This collection is for sale: $AU80

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Terra Ceramics ‘Patio’

Terra Ceramics ‘Patio’
made in Australia, c.1965

Terra Ceramics was a pottery run by Bernhard Fiegel, a Dutch-trained potter who immigrated to Australia after the second world war. Like much of my Australian collection, the pottery was in Ashfield [and then Greenacre]- very close to my own locale in Sydney. His pottery produced art pieces, under both the names Terra Ceramics and Terama. The pieces were hand-worked in shape, and then handpainted.

Terra Ceramics was proudly Australian, but I think you can see in these ‘Patio’ pieces, and in another collection ‘Daisy’ featured on this blog, that Fiegel’s Dutch heritage is evident in the motifs. Very modernist, and together with the asymmetrical shapes – very funky and very 60s!

The pottery produced art pieces from the early 60s to the early 80s, so was in production for less than twenty years. This set comprises a teardrop plate, a wall pocket-vase and a pair of – funky-shaped plates. Like many pieces produced in Terra Ceramics in the early days, these have a simple ‘Patio’ backstamp.

All pieces are in excellent vintage condition, and are for sale: $AU75

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Fowler Ware jug [sold]

Fowler Ware jug,
made in Australia 1930s

Fowler Ware created industrial pottery in Glebe, Sydney commencing in the 1840s. After WWI, Fowler Ware moved to producing pottery for the domestic market : their graduated pudding bowls & jugs were so popular that they opened a second pottery to cope with the demand.

This is a blue and white striped jug from the 30s; the blue and white colours resembled English Cornish Ware and were the premium pieces produced in the 20s and 30s. Every day pieces- ‘Cream Ware’ were made under the Fowler’ Utility’ label, while the blue and white pieces- coffee pots, pudding bowls and jugs- have a Fowler Ware & Sons backstamp.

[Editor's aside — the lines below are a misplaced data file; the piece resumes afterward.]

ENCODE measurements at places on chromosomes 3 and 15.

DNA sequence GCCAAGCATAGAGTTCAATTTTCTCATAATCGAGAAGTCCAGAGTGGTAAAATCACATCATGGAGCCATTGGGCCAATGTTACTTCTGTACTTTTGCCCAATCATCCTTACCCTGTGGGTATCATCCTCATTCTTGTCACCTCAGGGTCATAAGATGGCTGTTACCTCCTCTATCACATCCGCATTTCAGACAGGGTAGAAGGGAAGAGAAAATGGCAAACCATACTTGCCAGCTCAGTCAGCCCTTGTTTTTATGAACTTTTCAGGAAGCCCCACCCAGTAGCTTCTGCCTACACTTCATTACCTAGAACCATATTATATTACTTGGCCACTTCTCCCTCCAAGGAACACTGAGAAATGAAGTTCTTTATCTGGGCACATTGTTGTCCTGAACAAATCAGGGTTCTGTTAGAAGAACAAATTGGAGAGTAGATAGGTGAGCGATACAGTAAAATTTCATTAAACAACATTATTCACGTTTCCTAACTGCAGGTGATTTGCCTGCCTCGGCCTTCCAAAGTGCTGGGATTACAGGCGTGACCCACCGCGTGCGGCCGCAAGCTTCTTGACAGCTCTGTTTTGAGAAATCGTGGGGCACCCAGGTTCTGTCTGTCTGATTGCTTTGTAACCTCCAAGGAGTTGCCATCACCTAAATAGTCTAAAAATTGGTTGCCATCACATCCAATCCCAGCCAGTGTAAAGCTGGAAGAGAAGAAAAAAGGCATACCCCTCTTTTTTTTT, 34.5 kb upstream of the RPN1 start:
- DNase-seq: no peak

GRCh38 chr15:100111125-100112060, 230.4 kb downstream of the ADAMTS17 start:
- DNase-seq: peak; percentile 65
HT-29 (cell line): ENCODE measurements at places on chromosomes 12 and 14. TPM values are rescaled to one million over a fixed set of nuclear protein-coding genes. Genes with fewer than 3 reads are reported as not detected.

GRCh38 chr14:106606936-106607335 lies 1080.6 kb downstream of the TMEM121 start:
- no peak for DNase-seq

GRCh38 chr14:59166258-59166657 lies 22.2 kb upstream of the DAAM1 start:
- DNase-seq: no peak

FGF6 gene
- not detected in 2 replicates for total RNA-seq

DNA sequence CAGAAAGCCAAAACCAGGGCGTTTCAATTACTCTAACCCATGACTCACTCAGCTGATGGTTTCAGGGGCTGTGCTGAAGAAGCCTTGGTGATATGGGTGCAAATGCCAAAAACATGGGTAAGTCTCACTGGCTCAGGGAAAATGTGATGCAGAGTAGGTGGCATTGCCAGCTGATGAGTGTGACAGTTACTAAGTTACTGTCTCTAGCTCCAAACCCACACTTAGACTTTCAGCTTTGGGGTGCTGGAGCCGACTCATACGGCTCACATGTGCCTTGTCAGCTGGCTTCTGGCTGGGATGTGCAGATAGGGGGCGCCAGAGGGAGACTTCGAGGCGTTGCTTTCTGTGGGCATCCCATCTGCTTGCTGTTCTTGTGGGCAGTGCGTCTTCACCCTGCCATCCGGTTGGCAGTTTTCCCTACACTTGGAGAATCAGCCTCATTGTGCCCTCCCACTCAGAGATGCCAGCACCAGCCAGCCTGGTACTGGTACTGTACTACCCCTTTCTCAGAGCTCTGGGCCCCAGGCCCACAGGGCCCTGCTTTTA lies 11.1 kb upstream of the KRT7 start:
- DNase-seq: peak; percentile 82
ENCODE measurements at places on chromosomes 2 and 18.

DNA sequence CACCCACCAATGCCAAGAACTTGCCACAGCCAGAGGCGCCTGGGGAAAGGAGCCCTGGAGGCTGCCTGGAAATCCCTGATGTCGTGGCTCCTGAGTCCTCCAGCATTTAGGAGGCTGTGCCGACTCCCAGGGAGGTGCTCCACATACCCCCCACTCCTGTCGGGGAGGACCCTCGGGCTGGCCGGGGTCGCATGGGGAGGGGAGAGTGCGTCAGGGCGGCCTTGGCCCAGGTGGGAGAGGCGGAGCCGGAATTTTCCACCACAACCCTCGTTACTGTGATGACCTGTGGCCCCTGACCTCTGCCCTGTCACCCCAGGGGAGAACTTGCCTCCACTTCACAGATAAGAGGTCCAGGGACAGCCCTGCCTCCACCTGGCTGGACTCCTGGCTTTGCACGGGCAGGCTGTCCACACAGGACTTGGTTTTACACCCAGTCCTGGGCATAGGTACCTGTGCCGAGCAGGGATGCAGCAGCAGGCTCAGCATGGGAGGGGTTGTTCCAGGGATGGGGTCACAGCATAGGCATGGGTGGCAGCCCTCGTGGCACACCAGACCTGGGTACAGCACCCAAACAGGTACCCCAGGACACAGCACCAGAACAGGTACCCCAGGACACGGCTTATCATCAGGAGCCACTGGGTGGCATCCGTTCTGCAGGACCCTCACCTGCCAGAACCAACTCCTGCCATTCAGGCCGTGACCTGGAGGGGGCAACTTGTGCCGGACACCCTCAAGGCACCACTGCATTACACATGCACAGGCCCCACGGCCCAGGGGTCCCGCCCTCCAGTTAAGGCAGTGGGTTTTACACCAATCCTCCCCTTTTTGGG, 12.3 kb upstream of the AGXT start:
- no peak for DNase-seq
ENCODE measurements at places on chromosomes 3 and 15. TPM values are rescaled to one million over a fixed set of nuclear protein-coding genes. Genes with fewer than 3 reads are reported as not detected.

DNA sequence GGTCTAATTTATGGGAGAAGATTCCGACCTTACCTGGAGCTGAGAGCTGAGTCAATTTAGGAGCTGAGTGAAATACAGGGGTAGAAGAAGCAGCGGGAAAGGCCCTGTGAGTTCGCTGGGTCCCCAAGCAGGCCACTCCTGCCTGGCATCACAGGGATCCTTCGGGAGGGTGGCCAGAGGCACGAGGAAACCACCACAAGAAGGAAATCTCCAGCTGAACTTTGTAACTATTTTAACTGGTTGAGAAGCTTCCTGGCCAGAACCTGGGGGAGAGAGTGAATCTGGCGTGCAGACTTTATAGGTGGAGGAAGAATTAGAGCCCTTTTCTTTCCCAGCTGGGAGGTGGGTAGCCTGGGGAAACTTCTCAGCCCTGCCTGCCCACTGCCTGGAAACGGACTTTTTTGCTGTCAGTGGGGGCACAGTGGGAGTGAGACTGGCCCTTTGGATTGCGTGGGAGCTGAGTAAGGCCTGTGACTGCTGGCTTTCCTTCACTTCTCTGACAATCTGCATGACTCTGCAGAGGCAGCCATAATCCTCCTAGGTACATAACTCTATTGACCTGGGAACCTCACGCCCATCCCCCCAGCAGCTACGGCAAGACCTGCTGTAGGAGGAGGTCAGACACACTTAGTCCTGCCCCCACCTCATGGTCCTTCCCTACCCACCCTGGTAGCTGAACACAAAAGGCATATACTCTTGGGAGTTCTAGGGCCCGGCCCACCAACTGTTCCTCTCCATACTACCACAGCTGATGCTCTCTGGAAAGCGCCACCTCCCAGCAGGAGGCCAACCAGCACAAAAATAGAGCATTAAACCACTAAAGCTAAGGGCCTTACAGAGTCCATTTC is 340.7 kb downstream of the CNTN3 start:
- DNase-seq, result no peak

This jug appears never to have been used: it is pristine inside and out. Quite a rare find.

The Fowler Ware jug is for sale: $AU75

50s Diana vases

Diana vases,
made in Australia 1950s

As you know, I collect Australian pottery made by Diana- the post-war pottery was situated very near where I now live in Sydney. I collect the ‘Australiana’ pottery in colours of eucalypt green and bark brown- but the same vase shape came in a multitude of colours to suit the changing interiors of post-war Australia.

Here are two posy vases- or ring vases- which display floating flowers [rather than stemmed flowers] and a small matching vase. The deep crimson and powder blue colours are SO 50s; but the geometric patterning on these vases harks back to the 20s and Art Deco. The same shaped vases were made well into the 70s, when they were handpainted [quite garishly, natch] with Australian flora.

Diana produced ‘art pottery’ from 1940 to 1975. The pottery is unique in that it only produced art and domestic pottery products, rather than having antecedents in industrial pottery. I have a number [she said, modestly] of Diana pieces featured on this blog; jugs, pudding bowls, ramekins, casserole dishes, platters, coffee pots…and vases.

This collection of vases is for sale: $AU75 [the small vase has original Diana sticker]

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40s Australiana

Diana vase
made in Australia 1940s

Diana made art pottery out of premises that operated in Marrickville, Sydney from 1940 to 1975. Unlike many other Sydney–based potteries of the time, Diana made only domestic and art pottery, rather than industrial items – capitalising on the huge demand for domestic wares with an ‘Australiana theme’.

This small vase is a double from my collection, so I am reluctantly parting with it. It was also manufactured in classic 50s colours [powder pink, baby blue] and also came in a lustreware glaze. This vase comes from the ‘Australiana’ collection; it is hand-painted in bushland colours; and it also came in a eucalyptus green colour. Because the vases are hand-painted there is quite a variation in the glazed colours: you can just see some green tones creeping into the bark-coloured brown tones.

The vase is in excellent vintage condition, and is for sale: $AU25

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Terra Ceramics lazy susan

Terra Ceramics ‘Daisy’ lazy susan
made in Australia, c.1965

The ubiquitous daisy- symbol of the 60s- is stylised and showcased on these Terra Ceramics pieces. Terra Ceramics was proudly Australian, and they have imbued their daisies with the colours of the bush-  olive greens, tans and browns. This set is a lazy susan: four segmented ceramic pieces lift out from around the central circular piece, with the whole lot on a burnished anodised aluminium tray. Which turns around – hence ‘lazy susan’.

The pieces are stamped “Terra Ceramics Australia, Terama hand painted”. It’s now unusual to find hand painted ceramics- and if you look at the five individual pieces you can see subtle differences in the hand-painters work.

I have also collected a matching Daisy ramekin, and Daisy salt and pepper shakers. The Daisy collection continues!

The lazy susan is in excellent vintage condition and is for sale: $AU75